An Australian university lecturer and a Dutch mountaineer have died of altitude sickness after summiting Mount Everest, the latest deaths to hit the ongoing Himalayan climbing season.
The Australian climber has been identified as Dr Maria Strydom, a finance lecturer from Victoria's Monash University.
Dr Strydom was an experienced climber who had mounted several peaks around the world over the past eight years.
Dr Maria Strydom was an experienced climber. Source: Monash University
The 34-year-old lecturer told Monash University in March she as prepared for the Himalayan trek and was aware of the dangers.
"I guess everyone who gets into high altitude mountain climbing casts a fleeting thought towards Mount Everest," Dr Strydom in the interview before her journey.
"We've all heard stories of frostbite and having to turn around from excessive waiting times due to inexperienced people blocking routes. This can lead to life threatening situations and death where Sherpas and other climbers have to risk their lives to attempt rescues," she added.
Dr Strydom was on her way down from Camp 4 to Camp 3 when she fell ill and died on Saturday afternoon, Pasang Phurba Sherpa, a board director at Seven Summit Treks, told AFP.
"After reaching the summit yesterday she said she was feeling very weak and suffering from a loss of energy... signs of altitude sickness," Sherpa said.
Dr Strydom died while descending the mountain. Source: Monash University
The Dutch mountaineer, named as Eric Arnold, also suffered a bout of altitude sickness and died at Camp 4 late Friday while descending the world's highest mountain, according to Seven Summit Treks, which organised both climbers' expeditions.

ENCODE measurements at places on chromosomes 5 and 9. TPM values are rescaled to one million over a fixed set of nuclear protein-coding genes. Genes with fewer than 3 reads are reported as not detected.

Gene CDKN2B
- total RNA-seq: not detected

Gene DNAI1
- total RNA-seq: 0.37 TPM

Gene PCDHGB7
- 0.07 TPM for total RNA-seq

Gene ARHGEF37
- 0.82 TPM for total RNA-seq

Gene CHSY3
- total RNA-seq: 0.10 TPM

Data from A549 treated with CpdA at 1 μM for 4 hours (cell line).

"(He) was a Dutch mountaineer named Eric Arnold. We got the news from his team leader, Arnold Coster, at base camp," Sherpa said.
Arnold, 35, on Friday posted a picture on his Twitter account saying he had summited the 8,850-metre (29,035-foot) high peak on his fifth attempt. Last year, he was among the climbers caught in a deadly avalanche on Everest base camp following a massive earthquake.
The Dutch news agency ANP reported that Arnold had told his teammates after returning from the summit "my body has no energy left" adding he had apparently died in his sleep.
— Eric Arnold (@EricArnold8850) May 20, 2016
Around 330 climbers have successfully scaled Mount Everest this season after two consecutive years of deadly disasters, but two other mountaineers have died in the past few days.
A Nepali sherpa guide perished Thursday after he slipped and fell 2,000 metres down Mount Lhotse, the world's fourth-highest peak.
On the same day an Indian climber died after falling ill while descending from Mount Dhaulagiri, also in the Himalayas.
- 'Top of the world' -
A second Dutch climber, Niels van Buren, also scaled Everest on Friday to become the first patient suffering with multiple sclerosis (MS) to reach the top "after an intense journey of two months," his organisers Mission Summit said.
Van Buren, 37, has been in intensive training for three years for the ascent, which he hoped would raise awareness of MS and money for research into the disease.
Dr Strydom. Source: Monash University
"It all feels a little unreal," Van Buren said in a statement posted on the Mission Summit website. "...Slowly I come to realize that I stood on top of the world."
Nepal issued 289 permits to foreign mountaineers for this year's brief spring climbing season, which runs from mid-April to the end of May, after two consecutive failed seasons.
Hundreds of climbers fled Everest last year after an earthquake-triggered avalanche at base camp killed 18 people.
Eric Arnold. Source: Twitter/@EricArnold8850
Only one climber summited the mountain in 2014 after an avalanche killed 16 Nepali guides that year.
Since the first summit of Everest in 1953, more than 300 people, most of them Nepali, have died on Everest and Lhotse, which share the same route until Camp 3 at 7,200 metres.
Mountaineering is a major revenue-earner for the impoverished Himalayan nation but last year's earthquake, which killed almost 9,000 people, threatened the future of the country's climbing and trekking industry.
News break – May 22